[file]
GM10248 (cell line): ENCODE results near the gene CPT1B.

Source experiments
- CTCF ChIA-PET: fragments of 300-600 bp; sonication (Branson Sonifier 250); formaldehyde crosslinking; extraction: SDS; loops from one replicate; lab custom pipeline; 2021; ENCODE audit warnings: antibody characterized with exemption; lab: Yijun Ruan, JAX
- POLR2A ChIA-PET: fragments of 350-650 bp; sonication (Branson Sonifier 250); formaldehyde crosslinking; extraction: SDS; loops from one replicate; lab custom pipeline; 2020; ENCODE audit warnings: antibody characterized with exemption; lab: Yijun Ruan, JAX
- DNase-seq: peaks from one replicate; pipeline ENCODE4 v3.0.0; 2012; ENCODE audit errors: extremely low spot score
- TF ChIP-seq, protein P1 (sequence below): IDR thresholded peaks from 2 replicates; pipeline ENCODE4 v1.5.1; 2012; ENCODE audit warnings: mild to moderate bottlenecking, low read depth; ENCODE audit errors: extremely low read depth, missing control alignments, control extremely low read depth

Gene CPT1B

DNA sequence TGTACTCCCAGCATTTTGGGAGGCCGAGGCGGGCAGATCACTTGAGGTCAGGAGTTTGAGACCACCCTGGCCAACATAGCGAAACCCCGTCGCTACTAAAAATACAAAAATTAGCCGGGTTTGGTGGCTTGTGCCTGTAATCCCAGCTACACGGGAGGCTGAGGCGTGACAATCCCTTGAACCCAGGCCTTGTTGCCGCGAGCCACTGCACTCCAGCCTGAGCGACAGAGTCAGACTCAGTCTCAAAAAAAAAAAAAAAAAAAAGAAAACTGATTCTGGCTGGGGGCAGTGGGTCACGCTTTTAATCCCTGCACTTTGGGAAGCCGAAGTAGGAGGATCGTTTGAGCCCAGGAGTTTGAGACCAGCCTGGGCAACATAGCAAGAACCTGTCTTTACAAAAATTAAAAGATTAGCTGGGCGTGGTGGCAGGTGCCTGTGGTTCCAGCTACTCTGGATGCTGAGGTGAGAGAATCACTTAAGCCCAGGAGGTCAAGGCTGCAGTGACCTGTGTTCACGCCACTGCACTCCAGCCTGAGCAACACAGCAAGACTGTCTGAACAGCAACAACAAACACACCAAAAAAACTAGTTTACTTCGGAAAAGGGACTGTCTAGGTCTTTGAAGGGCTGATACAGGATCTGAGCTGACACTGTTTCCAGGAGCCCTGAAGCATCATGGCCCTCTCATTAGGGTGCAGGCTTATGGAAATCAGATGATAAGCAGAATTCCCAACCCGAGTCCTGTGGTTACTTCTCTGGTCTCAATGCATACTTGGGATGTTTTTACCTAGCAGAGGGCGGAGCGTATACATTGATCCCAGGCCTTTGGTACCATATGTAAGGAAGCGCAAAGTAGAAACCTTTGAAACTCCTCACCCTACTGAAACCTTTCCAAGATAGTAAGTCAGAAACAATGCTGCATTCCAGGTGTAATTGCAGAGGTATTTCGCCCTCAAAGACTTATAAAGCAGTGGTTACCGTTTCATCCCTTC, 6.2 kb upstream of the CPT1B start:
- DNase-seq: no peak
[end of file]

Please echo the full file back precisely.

GM10248 (cell line): ENCODE results near the gene CPT1B.

Source experiments
- CTCF ChIA-PET: fragments of 300-600 bp; sonication (Branson Sonifier 250); formaldehyde crosslinking; extraction: SDS; loops from one replicate; lab custom pipeline; 2021; ENCODE audit warnings: antibody characterized with exemption; lab: Yijun Ruan, JAX
- POLR2A ChIA-PET: fragments of 350-650 bp; sonication (Branson Sonifier 250); formaldehyde crosslinking; extraction: SDS; loops from one replicate; lab custom pipeline; 2020; ENCODE audit warnings: antibody characterized with exemption; lab: Yijun Ruan, JAX
- DNase-seq: peaks from one replicate; pipeline ENCODE4 v3.0.0; 2012; ENCODE audit errors: extremely low spot score
- TF ChIP-seq, protein P1 (sequence below): IDR thresholded peaks from 2 replicates; pipeline ENCODE4 v1.5.1; 2012; ENCODE audit warnings: mild to moderate bottlenecking, low read depth; ENCODE audit errors: extremely low read depth, missing control alignments, control extremely low read depth

Gene CPT1B

DNA sequence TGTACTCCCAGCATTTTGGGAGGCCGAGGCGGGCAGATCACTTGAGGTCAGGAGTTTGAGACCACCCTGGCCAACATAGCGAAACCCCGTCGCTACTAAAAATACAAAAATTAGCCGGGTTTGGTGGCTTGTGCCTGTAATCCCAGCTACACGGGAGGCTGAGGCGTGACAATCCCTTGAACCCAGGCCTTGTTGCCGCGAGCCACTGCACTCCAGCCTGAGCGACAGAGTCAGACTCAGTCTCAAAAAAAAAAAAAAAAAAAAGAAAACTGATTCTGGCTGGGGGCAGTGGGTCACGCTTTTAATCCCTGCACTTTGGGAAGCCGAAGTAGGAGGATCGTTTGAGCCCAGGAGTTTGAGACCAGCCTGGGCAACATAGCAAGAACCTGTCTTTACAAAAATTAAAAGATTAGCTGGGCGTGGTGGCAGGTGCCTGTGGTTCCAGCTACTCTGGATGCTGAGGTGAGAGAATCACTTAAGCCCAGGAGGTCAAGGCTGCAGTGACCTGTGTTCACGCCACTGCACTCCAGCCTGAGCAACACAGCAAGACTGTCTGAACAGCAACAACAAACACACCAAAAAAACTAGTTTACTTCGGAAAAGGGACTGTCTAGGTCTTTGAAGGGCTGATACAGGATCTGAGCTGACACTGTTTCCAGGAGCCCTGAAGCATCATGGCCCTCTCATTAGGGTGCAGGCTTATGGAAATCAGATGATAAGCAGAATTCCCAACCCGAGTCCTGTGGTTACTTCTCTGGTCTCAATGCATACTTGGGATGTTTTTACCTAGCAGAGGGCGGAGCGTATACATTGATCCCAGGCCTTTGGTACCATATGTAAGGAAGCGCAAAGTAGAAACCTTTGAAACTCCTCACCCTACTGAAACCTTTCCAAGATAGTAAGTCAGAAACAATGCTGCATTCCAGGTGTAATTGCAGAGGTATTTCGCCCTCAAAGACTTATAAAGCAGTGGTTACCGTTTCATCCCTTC, 6.2 kb upstream of the CPT1B start:
- DNase-seq: no peak